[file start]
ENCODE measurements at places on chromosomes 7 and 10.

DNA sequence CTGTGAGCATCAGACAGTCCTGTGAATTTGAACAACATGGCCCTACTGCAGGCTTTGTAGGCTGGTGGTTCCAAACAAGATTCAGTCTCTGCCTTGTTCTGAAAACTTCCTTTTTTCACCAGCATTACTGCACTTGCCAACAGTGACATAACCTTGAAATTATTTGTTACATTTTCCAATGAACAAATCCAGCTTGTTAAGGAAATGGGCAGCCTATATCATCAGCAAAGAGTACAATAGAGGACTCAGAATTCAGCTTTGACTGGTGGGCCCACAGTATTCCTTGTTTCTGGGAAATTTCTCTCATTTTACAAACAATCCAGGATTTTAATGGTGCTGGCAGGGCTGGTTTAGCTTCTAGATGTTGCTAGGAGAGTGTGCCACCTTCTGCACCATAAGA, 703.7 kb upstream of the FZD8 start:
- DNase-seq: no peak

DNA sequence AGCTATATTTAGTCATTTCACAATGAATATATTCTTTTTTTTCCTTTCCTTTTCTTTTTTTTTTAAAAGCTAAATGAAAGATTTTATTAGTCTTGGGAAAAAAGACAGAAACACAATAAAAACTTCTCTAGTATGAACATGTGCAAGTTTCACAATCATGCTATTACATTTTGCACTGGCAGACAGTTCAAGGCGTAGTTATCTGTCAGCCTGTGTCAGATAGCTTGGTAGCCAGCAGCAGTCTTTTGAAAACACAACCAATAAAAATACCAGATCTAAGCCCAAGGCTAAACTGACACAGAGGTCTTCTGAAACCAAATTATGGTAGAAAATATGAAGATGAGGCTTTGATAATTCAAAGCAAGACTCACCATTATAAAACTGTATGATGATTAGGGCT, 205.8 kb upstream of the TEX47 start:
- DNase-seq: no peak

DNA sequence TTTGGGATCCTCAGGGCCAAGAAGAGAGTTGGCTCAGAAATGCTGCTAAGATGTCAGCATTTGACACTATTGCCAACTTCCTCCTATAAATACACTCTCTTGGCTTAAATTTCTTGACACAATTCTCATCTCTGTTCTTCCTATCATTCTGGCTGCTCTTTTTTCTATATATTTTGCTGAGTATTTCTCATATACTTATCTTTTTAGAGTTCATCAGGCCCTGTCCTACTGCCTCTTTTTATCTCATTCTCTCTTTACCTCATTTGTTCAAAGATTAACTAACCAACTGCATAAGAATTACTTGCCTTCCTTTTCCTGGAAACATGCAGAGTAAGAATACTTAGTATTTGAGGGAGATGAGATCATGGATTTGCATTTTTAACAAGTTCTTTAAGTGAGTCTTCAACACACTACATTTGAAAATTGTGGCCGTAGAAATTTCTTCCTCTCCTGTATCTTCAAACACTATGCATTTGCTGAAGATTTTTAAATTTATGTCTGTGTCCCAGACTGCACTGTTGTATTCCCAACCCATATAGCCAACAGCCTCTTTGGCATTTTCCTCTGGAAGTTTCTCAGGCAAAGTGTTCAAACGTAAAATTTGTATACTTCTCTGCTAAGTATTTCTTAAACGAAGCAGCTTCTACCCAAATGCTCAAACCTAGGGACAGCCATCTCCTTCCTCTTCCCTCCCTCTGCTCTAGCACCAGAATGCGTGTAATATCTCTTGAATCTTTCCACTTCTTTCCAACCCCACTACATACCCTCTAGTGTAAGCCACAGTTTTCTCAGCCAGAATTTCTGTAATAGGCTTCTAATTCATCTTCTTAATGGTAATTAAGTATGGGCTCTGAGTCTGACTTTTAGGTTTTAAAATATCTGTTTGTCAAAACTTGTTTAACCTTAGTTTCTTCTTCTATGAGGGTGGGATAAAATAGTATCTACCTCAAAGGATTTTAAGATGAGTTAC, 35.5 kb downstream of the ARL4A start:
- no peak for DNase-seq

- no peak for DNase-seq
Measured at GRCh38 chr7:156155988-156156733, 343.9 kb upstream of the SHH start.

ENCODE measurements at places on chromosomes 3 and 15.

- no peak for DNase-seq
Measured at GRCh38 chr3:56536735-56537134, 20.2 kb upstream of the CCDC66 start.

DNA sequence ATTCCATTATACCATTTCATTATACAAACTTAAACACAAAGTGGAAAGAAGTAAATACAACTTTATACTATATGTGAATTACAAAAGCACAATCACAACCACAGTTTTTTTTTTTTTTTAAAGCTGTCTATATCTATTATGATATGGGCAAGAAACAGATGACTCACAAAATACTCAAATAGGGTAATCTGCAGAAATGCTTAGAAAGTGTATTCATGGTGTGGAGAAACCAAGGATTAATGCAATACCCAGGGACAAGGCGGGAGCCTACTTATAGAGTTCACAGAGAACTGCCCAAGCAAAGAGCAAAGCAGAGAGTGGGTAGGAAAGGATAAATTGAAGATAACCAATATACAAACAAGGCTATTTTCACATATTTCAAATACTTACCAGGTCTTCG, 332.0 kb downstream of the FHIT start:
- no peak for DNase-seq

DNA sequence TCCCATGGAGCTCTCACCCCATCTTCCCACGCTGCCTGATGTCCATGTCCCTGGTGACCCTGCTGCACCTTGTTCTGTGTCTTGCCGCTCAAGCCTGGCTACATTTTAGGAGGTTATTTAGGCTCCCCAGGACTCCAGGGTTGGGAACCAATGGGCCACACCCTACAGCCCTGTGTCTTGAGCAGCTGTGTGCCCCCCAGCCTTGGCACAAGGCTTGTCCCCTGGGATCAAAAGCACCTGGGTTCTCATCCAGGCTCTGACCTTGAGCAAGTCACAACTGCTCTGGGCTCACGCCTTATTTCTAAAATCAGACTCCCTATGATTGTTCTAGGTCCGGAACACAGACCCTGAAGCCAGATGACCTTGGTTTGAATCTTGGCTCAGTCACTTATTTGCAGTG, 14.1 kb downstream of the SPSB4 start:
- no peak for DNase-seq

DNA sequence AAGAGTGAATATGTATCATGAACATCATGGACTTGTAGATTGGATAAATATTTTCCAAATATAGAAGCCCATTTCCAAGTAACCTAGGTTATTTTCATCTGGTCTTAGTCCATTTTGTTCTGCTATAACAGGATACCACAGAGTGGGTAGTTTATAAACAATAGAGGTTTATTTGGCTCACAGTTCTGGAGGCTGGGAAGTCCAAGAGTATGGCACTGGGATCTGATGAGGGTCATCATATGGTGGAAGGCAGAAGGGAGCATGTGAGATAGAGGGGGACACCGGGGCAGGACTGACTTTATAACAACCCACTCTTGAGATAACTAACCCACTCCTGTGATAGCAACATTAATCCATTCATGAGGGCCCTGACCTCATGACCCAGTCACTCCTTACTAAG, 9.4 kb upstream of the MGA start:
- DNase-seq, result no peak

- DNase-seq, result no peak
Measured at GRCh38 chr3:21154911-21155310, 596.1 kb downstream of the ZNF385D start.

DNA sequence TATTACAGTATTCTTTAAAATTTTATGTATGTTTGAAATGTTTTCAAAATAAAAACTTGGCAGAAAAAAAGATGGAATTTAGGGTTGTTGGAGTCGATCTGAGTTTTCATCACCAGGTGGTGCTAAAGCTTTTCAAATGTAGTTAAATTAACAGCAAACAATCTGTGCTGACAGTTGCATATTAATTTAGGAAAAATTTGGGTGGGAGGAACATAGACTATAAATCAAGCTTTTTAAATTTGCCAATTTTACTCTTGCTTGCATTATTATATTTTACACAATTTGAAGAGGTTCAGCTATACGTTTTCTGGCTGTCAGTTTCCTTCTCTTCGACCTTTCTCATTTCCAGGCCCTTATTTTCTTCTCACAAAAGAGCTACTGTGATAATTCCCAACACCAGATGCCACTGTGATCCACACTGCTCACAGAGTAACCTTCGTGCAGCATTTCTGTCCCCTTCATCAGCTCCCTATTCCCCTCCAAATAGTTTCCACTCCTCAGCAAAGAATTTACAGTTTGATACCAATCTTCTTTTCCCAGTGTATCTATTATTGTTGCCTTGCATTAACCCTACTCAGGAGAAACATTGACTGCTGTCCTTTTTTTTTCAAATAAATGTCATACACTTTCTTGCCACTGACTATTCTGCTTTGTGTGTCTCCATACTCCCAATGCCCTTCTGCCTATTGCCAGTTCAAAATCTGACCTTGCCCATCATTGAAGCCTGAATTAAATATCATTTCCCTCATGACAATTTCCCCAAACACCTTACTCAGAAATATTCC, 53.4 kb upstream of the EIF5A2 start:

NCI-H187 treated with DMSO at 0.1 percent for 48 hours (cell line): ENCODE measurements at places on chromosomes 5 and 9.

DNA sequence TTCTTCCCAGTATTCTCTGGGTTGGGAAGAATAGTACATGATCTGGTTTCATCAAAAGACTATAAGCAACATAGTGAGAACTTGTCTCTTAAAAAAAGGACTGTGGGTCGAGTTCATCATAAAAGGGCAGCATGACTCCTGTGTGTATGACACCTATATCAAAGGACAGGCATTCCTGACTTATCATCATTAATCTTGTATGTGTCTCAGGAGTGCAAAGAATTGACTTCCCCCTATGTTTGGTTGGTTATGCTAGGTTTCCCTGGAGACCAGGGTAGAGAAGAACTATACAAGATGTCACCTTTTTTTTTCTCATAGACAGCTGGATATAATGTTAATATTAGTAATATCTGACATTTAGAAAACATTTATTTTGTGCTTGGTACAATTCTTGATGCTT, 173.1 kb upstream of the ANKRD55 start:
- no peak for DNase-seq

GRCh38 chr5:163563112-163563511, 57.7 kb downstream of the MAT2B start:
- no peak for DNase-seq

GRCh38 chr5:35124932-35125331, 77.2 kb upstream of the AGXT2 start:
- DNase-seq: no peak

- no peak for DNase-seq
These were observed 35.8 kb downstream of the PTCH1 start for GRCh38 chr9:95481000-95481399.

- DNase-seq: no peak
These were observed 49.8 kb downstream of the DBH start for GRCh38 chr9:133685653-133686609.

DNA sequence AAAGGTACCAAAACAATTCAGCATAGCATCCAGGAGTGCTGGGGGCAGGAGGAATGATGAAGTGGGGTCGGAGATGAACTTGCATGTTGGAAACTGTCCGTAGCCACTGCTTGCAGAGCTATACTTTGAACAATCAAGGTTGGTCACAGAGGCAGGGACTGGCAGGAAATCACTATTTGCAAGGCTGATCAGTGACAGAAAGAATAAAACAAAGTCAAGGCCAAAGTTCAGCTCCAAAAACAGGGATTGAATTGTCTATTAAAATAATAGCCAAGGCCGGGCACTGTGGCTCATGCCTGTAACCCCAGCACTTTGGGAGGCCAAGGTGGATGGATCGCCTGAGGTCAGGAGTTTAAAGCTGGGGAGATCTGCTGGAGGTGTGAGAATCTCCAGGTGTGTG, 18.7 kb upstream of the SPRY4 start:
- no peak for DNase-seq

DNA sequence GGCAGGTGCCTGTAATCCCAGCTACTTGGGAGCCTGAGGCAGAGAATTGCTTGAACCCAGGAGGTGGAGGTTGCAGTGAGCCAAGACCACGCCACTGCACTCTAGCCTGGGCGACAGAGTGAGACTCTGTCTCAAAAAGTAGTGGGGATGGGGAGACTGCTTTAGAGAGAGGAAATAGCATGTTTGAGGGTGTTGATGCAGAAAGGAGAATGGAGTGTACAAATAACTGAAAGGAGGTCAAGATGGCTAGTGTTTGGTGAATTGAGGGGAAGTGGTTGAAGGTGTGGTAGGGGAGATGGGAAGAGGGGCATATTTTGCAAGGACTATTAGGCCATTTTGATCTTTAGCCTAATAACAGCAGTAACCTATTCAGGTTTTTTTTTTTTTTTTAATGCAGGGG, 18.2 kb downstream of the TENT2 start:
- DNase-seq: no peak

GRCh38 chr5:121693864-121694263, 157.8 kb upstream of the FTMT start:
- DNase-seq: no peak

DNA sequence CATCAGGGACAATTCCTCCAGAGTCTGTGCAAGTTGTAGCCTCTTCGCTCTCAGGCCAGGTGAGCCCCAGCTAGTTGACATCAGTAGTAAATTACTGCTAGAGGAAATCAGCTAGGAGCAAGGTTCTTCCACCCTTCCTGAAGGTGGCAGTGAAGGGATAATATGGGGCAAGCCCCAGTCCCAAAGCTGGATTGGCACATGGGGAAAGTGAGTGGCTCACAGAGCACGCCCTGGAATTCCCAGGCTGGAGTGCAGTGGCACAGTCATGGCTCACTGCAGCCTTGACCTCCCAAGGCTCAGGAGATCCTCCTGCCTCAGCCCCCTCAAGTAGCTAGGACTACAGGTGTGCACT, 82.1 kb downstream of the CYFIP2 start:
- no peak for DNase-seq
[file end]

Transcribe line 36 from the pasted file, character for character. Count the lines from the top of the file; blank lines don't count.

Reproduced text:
- DNase-seq: no peak